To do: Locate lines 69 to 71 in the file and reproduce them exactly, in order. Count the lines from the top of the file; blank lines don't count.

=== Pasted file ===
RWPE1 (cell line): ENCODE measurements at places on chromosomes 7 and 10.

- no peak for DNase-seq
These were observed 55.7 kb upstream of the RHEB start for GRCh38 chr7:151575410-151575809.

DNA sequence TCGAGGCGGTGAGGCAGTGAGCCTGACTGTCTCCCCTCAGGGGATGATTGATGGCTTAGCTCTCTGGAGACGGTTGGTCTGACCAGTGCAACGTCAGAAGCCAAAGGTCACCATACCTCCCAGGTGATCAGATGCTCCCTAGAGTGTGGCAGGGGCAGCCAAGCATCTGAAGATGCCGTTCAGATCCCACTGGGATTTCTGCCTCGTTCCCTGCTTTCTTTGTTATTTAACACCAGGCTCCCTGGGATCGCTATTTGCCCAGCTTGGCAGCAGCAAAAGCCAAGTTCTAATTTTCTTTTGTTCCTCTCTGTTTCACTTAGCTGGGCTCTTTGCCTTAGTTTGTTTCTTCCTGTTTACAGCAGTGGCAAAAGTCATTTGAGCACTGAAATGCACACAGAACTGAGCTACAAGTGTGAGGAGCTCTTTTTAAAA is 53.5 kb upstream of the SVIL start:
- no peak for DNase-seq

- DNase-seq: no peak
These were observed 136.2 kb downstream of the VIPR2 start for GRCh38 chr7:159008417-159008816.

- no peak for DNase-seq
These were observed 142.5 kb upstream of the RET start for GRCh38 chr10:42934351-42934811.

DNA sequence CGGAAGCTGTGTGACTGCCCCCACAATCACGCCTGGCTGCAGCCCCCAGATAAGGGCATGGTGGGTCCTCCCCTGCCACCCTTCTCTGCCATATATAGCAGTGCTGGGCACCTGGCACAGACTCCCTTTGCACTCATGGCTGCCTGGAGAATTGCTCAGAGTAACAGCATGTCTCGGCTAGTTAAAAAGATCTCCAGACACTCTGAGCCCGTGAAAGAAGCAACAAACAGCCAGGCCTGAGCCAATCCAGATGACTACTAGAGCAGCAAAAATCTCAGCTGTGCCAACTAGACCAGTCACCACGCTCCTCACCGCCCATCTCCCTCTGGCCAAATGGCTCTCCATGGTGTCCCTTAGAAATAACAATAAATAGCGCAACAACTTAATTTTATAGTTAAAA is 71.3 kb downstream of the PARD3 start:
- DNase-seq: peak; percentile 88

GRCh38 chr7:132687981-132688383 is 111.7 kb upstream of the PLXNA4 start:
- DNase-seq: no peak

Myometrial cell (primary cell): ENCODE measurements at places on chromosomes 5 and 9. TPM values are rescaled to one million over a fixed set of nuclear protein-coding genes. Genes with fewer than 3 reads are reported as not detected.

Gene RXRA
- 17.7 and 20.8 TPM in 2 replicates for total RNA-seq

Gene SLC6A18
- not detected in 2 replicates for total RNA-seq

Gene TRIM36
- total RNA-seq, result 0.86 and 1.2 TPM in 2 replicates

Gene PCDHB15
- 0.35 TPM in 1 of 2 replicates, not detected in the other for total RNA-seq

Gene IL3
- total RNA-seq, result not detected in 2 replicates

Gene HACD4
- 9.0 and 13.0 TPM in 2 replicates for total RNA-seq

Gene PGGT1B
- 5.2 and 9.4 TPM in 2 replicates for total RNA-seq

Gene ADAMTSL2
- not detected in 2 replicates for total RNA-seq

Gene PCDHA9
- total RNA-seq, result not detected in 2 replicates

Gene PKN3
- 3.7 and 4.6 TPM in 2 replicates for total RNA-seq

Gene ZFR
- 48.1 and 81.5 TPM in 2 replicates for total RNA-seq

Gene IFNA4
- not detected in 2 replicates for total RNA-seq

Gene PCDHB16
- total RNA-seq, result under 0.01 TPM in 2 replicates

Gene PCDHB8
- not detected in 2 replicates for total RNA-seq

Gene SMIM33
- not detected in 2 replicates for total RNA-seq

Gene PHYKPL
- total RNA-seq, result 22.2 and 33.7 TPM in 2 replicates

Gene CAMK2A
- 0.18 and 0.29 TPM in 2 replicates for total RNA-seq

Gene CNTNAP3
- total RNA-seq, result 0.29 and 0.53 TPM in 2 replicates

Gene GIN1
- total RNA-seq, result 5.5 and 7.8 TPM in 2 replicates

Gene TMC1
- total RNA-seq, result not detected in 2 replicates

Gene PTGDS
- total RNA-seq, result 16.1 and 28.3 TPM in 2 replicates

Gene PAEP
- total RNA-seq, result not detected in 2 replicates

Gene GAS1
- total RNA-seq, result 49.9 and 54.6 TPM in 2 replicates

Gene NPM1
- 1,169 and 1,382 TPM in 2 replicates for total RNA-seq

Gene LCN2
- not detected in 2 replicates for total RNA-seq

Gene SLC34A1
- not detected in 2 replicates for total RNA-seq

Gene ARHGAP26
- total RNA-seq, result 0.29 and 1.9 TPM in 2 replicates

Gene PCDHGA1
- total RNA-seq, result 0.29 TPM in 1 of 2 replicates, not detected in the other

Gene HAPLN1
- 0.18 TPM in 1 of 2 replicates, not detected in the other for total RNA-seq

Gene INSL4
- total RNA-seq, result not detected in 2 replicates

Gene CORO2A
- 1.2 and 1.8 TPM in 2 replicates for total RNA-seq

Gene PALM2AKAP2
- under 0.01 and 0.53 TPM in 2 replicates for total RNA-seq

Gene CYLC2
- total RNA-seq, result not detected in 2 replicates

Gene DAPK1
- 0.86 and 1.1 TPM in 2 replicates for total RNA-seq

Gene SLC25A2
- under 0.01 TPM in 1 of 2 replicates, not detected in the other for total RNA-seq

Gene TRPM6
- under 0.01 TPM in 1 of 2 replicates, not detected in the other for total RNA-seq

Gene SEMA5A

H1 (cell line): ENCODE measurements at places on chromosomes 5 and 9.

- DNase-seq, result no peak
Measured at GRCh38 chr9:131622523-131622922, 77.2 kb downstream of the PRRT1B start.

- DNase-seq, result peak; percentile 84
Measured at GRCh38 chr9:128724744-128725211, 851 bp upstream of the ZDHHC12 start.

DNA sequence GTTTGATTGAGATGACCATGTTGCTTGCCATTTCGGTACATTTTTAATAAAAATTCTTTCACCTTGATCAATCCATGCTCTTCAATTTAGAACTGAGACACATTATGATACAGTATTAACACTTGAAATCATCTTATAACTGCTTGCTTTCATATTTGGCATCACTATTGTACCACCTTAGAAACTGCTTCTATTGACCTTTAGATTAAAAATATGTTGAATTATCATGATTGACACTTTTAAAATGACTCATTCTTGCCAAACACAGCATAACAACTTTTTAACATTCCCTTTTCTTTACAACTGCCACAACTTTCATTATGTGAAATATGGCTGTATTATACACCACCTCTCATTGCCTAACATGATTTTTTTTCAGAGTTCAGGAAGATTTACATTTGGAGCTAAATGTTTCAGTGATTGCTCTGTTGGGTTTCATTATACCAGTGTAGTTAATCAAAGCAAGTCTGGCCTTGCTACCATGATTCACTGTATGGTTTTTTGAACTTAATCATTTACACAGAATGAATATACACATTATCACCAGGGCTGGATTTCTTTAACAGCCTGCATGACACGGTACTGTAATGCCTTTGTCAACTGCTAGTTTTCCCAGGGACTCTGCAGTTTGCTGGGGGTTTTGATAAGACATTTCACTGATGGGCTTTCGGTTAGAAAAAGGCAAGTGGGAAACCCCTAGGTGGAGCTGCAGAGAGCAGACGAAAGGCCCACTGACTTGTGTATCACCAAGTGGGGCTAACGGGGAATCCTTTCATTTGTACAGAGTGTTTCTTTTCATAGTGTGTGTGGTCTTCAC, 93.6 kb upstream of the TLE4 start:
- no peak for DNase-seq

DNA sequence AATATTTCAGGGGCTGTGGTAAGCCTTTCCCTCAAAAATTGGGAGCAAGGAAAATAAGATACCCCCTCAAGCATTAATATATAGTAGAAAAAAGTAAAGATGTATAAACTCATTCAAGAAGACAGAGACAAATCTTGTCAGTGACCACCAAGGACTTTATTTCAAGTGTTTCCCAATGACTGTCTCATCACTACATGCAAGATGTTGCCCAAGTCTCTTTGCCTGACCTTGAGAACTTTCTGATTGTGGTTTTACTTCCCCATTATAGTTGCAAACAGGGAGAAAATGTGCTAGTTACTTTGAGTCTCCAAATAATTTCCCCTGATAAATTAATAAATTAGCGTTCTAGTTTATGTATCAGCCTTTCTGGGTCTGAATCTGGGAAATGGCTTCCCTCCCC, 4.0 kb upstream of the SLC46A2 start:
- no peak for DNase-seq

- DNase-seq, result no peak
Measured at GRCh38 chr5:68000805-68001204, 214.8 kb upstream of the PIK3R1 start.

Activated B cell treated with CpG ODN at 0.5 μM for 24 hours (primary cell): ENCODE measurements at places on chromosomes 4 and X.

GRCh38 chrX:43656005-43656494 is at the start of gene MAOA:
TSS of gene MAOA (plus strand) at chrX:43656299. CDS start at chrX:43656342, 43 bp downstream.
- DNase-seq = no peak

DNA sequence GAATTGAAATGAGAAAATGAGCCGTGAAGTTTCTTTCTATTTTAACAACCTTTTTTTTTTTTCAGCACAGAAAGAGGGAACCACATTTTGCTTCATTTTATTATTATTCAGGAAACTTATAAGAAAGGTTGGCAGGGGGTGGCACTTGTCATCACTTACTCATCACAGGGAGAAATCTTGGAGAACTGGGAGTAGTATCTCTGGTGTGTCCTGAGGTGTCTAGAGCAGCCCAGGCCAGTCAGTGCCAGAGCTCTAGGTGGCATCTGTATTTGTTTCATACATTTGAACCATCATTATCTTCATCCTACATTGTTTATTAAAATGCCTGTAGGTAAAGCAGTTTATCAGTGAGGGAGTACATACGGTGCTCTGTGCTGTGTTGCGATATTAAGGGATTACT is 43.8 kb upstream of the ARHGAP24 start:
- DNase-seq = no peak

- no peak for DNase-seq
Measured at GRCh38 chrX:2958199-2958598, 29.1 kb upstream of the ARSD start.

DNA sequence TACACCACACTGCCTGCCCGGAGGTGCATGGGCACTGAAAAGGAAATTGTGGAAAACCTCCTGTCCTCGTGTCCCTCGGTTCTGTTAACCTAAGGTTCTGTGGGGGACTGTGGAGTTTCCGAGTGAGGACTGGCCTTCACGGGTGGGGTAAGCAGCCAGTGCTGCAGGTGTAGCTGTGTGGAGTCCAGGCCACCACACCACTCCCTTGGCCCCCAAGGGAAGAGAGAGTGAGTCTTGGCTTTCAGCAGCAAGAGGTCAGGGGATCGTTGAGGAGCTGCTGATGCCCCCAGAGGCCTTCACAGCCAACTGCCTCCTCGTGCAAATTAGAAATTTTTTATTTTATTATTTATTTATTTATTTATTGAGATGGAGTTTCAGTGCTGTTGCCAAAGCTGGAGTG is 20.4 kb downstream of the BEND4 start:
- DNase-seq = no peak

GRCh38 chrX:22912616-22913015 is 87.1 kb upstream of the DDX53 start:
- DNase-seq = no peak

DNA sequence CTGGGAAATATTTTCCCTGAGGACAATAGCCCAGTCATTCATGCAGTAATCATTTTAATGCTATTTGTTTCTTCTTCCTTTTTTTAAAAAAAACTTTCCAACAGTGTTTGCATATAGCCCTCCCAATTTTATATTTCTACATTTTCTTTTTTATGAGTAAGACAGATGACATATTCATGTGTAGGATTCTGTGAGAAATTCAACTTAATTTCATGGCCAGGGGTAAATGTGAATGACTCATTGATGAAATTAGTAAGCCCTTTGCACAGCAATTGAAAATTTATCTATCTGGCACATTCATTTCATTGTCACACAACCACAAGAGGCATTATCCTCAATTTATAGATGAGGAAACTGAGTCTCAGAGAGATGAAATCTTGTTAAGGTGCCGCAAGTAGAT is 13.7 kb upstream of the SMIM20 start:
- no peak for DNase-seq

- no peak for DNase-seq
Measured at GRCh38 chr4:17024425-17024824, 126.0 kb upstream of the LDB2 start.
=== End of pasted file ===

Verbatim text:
Gene PCDHGA1
- total RNA-seq, result 0.29 TPM in 1 of 2 replicates, not detected in the other

Gene HAPLN1